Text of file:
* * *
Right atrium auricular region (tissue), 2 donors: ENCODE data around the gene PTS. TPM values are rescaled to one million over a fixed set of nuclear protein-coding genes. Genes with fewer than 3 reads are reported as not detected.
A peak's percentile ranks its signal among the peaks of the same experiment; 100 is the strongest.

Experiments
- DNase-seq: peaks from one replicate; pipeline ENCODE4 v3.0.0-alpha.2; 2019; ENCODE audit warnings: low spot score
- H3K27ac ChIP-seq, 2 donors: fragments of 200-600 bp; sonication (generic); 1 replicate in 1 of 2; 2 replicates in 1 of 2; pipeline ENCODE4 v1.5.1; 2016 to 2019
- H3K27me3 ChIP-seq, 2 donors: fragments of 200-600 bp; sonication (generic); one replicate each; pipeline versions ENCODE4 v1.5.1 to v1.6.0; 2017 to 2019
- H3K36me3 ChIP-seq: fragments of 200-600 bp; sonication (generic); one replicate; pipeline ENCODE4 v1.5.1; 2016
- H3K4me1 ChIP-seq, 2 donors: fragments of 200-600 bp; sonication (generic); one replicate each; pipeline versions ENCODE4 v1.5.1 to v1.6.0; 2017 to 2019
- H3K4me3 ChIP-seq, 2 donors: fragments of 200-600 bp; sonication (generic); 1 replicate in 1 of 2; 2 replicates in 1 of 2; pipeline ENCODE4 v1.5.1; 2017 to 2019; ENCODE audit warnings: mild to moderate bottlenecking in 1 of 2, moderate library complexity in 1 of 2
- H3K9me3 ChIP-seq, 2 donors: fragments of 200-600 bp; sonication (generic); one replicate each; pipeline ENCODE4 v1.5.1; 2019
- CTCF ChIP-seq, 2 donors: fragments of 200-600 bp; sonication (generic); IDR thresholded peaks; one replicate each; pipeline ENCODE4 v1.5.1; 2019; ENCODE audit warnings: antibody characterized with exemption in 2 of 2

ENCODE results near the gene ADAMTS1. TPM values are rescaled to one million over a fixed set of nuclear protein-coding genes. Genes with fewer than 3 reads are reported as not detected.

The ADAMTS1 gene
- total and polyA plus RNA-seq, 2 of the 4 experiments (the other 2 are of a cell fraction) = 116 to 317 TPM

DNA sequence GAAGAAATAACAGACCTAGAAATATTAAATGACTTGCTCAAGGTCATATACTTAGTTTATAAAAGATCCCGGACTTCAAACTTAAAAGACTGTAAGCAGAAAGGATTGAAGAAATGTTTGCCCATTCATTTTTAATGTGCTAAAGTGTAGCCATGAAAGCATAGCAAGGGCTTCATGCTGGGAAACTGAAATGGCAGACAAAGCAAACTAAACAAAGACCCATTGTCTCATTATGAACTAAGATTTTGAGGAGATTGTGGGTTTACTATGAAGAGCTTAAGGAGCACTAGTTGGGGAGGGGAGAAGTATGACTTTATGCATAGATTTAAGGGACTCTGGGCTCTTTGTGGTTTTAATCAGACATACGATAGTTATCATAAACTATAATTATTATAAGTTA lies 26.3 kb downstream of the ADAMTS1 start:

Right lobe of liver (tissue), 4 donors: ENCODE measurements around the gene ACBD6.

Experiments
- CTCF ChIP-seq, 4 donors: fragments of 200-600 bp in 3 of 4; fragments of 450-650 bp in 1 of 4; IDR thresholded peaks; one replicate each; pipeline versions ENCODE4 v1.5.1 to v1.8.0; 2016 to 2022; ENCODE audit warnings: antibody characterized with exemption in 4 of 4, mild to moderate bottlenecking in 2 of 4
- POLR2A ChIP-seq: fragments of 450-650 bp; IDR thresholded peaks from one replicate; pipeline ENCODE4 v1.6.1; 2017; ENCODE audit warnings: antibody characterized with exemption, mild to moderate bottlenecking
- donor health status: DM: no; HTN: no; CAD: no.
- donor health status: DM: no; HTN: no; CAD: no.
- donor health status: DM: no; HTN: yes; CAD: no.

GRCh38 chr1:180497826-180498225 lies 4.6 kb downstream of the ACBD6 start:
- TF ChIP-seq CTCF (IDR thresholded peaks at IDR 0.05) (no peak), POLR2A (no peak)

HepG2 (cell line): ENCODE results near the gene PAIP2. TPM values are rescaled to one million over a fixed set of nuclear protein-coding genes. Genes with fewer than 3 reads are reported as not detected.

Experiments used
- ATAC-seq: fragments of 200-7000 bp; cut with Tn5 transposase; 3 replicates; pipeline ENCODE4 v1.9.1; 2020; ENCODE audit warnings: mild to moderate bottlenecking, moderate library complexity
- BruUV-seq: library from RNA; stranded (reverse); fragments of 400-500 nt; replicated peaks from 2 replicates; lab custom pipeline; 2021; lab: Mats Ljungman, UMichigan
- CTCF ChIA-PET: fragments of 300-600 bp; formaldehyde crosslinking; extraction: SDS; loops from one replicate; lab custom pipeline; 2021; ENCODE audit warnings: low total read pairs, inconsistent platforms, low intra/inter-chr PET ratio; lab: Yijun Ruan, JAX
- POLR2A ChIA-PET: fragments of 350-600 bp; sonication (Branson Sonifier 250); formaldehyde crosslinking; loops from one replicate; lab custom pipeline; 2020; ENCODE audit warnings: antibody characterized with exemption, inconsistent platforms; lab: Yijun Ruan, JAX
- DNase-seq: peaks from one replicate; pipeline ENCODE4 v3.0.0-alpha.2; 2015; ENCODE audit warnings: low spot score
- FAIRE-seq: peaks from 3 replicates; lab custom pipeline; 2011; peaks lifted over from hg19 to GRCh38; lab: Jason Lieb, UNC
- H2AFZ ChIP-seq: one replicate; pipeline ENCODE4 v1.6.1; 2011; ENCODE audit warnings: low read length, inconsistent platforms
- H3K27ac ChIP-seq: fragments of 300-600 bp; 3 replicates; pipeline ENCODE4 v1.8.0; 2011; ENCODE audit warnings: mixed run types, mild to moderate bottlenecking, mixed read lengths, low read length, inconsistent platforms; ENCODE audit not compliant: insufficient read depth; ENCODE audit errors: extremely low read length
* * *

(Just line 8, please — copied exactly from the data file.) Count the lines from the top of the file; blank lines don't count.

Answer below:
- H3K4me1 ChIP-seq, 2 donors: fragments of 200-600 bp; sonication (generic); one replicate each; pipeline versions ENCODE4 v1.5.1 to v1.6.0; 2017 to 2019